WASHINGTON, D.C., March 30, 2017 /CNW/ – Canada and the United States share a unique relationship, a mutually beneficial partnership forged by shared geography, common interests and two of the most integrated economies in the world. Millions of good, middle-class jobs — on both sides of the border — depend upon the free flow of goods and services between our two countries.
Canada’s Minister of Natural Resources, the Honourable Jim Carr, took that message to Washington, D.C. this week as part of his first official visit with the new U.S. administration. The trip included Minister Carr’s first face-to-face meeting with Rick Perry, the new U.S. Secretary of Energy.
Minister Carr and Secretary Perry agreed on the importance of advancing a North American energy strategy and to build on the important work done to date. The meeting also touched on the Keystone XL decision and the jobs it will create on both sides of the border, a recent example of the benefits to both nations of integrated energy systems. There was also agreement to align priorities on cybersecurity and infrastructure security.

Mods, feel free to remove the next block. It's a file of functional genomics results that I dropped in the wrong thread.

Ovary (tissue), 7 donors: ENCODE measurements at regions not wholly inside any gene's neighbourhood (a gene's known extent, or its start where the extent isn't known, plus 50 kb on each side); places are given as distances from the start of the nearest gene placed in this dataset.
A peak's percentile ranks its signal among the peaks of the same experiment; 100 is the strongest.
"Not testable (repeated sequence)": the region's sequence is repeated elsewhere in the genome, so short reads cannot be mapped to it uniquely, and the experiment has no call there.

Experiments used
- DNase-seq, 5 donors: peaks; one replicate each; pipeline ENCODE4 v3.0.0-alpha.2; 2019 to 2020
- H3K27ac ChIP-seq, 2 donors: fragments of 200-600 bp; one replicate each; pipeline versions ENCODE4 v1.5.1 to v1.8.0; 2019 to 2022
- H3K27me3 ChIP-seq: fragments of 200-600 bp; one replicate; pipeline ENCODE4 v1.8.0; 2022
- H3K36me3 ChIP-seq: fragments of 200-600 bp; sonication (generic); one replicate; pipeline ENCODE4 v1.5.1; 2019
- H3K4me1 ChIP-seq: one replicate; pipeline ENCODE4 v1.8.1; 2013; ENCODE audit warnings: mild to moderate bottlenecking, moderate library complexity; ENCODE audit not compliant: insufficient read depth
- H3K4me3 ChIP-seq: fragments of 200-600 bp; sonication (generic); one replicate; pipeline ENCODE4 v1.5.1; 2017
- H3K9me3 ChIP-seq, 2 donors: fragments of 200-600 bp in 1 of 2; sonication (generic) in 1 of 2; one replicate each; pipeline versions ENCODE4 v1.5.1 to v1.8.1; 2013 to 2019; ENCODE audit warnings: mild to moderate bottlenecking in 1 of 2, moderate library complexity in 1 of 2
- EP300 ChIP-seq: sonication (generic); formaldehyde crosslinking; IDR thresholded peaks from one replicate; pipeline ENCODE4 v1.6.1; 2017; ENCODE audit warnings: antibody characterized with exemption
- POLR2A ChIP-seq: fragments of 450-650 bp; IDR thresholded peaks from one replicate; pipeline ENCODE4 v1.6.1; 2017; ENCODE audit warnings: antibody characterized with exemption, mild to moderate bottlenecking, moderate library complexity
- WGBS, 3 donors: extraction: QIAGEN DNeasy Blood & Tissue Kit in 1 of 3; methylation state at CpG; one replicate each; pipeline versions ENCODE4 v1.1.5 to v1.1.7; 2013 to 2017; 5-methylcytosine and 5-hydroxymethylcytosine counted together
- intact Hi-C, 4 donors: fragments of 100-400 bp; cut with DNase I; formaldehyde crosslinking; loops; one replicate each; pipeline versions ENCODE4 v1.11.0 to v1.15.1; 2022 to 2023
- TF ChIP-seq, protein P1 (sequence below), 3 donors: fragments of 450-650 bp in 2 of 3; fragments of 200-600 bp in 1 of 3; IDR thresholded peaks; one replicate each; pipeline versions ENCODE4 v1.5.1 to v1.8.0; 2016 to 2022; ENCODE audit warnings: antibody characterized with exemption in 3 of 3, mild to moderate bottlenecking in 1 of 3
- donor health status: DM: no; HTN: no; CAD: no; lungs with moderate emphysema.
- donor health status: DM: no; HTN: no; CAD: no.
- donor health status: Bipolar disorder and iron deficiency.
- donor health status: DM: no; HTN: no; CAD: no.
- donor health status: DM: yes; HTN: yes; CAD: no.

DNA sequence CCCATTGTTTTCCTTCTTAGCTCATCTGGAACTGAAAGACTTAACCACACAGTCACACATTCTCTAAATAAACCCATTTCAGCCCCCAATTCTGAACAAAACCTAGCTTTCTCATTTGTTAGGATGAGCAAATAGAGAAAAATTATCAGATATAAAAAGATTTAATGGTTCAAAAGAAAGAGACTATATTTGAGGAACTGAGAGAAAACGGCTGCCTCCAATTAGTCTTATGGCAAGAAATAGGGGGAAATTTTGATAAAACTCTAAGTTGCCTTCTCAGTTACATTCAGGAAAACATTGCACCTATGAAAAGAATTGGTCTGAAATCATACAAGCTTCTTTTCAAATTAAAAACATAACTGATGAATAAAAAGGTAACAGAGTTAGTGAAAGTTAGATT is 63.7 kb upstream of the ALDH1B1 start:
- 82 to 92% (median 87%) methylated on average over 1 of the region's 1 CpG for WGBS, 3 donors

Minister Carr also met with Scott Pruitt, the new Administrator of the Environmental Protection Agency; Senator Dan Sullivan (R-Alaska); Rep. Kevin Cramer (R-North Dakota); chief executives of the National Association of Homebuilders and the American Petroleum Institute; and the presidents of the American Federation of Labor–Congress of Industrial Organizations and the Laborers’ International Union of North America.
While in Washington, Minister Carr delivered a speech at the U.S. Chamber of Commerce’s Institute for 21st Century Energy, where he expanded upon the significance of the Canada–U.S. relationship. He stressed that, with the third-largest crude oil reserves in the world, Canada is a secure and reliable source of energy for the U.S., providing 43 percent of all the crude it imports. Canada and the U.S. also share a prosperous trade relationship when it comes to electricity, mining and forest products.
Minister Carr added that energy integration benefits both Canada and the U.S. by increasing our energy security, lowering energy and capital costs, and enhancing reliability of supply. It also creates good, middle-class jobs at the thousands of American companies that supply Canada’s energy industry.